These are largely monist, yin, female systems, taking an holistic view of questions, but with a plurality of issues included. The principle is that of cooperation with others, mutual respect, perhaps best classified by saying that here the measure of worth is that of love or sharing, and that the external world is partly an illusion generated dynamically by our minds, selected aspects of a greater whole.

The Consumerist World

Since the machine age began, we have been moving towards yet another world view, typified by the American way, that of mass production and consumption. This is the view of the individual, free and unconstrained by either fixed hierarchy or agreed social norms. It is a world of change, of evolution, a world of competition replacing both control and cooperation.

In this world the senses are king, all is related to the instantaneous needs of the body, innovations that cater for animal comfort, convenience, hearing, sight, taste, smell and touch. The growth of new products and services is exponential, driven by a desire for profit and to create and sell what people find enabling, better, desirable or beautiful. From the point of view of the other worlds it is exclusively material, denying the values of intellect and emotions both, unless they contribute to personal economic success, where worth is money.

This conversion of the external world into internal values to some extent blends the other two, the objective understanding of science merges with the subjective wants of society to form a synthesis, purporting to be better than both. In terms of evolutionary improvement in our options this is certainly true, each person has many more choices than were available in the past, yet we can question a value system that is restricted to just the concept of trade and the things that can be bought and sold. Such a view denies that an individual stranded on a desert island can enjoy any values at all !

This is an industrial viewpoint, work ensures success, production levels determine both profit and income, and the power structure of the society reflects this reduction. Each action must be better than the last, lest the competitive advantage be lost and we sink into the oblivion of the failed, replaced by those more innovative. An evolutionary Darwinian dynamic of the survival of the fittest operates here, corresponding to an animal mode of behaviour.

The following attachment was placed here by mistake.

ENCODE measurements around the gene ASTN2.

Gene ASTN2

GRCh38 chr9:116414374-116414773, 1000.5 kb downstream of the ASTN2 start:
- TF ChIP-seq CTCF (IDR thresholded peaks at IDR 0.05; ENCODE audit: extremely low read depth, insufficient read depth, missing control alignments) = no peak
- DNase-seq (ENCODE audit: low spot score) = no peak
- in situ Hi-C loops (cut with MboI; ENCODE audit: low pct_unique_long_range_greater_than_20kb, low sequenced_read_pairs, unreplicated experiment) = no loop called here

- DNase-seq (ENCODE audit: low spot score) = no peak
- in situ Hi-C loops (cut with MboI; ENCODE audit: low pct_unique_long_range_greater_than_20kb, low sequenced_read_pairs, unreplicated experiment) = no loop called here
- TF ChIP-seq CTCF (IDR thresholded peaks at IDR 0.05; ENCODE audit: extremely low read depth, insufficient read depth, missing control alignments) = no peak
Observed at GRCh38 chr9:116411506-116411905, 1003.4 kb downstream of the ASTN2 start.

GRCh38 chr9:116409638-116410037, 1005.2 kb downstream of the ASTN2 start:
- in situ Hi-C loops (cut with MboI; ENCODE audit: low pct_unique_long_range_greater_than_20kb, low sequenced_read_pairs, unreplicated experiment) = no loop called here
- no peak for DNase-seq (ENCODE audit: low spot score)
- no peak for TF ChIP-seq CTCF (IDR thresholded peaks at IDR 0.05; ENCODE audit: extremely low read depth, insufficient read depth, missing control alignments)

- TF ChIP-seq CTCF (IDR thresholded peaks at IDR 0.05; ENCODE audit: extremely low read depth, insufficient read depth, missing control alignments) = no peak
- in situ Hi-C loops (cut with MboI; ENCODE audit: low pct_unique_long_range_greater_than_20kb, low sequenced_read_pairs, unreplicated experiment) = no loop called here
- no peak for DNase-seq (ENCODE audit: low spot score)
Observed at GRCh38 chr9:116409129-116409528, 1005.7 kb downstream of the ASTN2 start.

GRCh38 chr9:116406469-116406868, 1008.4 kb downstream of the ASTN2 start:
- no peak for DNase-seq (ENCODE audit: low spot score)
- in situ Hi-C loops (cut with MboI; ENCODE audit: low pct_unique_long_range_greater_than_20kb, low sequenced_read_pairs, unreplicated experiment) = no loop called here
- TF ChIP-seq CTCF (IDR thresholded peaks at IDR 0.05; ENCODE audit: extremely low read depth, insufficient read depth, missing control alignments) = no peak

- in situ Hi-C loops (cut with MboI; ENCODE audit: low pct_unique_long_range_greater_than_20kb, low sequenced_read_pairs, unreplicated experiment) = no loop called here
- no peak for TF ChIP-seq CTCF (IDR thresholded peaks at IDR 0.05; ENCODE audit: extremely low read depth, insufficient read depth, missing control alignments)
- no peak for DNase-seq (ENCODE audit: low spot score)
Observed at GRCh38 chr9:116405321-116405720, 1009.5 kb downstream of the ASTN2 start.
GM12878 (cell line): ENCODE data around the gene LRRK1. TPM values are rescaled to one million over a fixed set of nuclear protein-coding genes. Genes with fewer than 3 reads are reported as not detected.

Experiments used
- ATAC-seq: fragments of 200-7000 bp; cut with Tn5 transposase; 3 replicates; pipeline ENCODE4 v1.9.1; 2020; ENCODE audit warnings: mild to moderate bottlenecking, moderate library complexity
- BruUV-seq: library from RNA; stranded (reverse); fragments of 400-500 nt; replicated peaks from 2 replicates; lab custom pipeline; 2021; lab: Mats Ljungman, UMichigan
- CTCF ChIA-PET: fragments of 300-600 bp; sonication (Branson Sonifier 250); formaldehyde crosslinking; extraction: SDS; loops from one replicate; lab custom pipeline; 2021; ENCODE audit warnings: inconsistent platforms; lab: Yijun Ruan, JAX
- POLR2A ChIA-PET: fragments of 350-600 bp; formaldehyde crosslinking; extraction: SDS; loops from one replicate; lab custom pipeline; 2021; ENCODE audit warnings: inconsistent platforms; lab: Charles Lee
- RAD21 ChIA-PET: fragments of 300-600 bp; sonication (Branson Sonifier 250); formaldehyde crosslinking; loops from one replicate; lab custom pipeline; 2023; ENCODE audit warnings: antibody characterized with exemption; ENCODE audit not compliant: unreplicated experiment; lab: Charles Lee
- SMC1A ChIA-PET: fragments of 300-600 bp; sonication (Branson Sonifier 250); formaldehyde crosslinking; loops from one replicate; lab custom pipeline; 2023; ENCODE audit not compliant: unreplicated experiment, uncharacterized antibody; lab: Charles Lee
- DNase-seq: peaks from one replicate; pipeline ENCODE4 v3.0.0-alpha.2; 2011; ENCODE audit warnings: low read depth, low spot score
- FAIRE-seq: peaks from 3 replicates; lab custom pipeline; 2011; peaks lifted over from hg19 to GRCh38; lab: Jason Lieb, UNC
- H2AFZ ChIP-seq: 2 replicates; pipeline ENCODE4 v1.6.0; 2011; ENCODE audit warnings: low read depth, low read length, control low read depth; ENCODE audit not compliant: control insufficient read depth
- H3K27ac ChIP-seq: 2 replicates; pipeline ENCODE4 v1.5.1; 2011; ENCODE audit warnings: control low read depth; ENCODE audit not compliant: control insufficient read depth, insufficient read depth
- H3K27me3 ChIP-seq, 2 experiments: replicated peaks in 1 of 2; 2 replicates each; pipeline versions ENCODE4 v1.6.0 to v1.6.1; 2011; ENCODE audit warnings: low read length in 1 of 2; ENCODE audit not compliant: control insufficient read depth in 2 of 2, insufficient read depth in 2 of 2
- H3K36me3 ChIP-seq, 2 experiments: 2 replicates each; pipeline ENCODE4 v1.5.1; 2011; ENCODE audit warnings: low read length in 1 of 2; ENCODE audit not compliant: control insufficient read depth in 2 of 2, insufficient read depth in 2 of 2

Axiomatic Problems

We have seen three systems. Each of these systems emphasises a different aspect of our world, abstract truth, social cooperation, evolutionary creation. Is it possible to have one system that values all three ? In other words to get the advantages of all these worlds and the disadvantages of none ? We think maybe that it is possible.

Can we then just concatenate together these belief systems to get this result ? No. Bear in mind that these beliefs are not disjoint in any society, aspects of all of them are already present in every society (we have here just generalised their major contrasting features). The essence of the problem is that each of the beliefs is incorrect and unsustainable, even within its own world view, and when brought together serious incompatibilities are present between their respective positions.

Let us start with truth as our objective absolute measure. Given that we wish to exist in a real world and not in a mathematically abstract one, our concept of truth must mean correspondence to reality. Yet this causes major problems. If reality is what we measure, then this in itself proves inconsistent and dependent upon how we measure it, as seen in quantum theory. Truth, as a fixed concept, also requires the absence of change, but we know change is ubiquitous, even stars change over measurable timescales. Truth itself must therefore change to reflect the evolving world around it, new truths come into being with new inventions and old truths are disproved with the same process. Truths have different validity timescales and areas of applicability, but the eternal, universal truth so yearned for by many just does not exist. Any system of truths must be an agreed and evolving system, based upon the combined and increasing knowledge of the whole society, not based upon either unchanging axioms or the imposed views of a self-styled elite.

If we instead take love (mutual respect) as the measure of worth, then we get into similar problems. Is it love to give someone something they want if it would make them ill ? Doing the 'good thing' seems to require that we know what it is, which we have seen is itself an impossible task. Cooperation cannot in itself tell us what to do, we need something else on which to base our values. A further problem in such an agreed 'nice' system is that of cheating, people that do not play the game, using the system to selfish advantage. This becomes more of a problem as our communications and relationships become more global and impersonal, allowing cheats to remain undetected. In attempting to maintain such a society, forms of cohersion and dogma tend to infiltrate and grow, destroying the fundamental trust on which the freedoms are based and creating barriers between groups.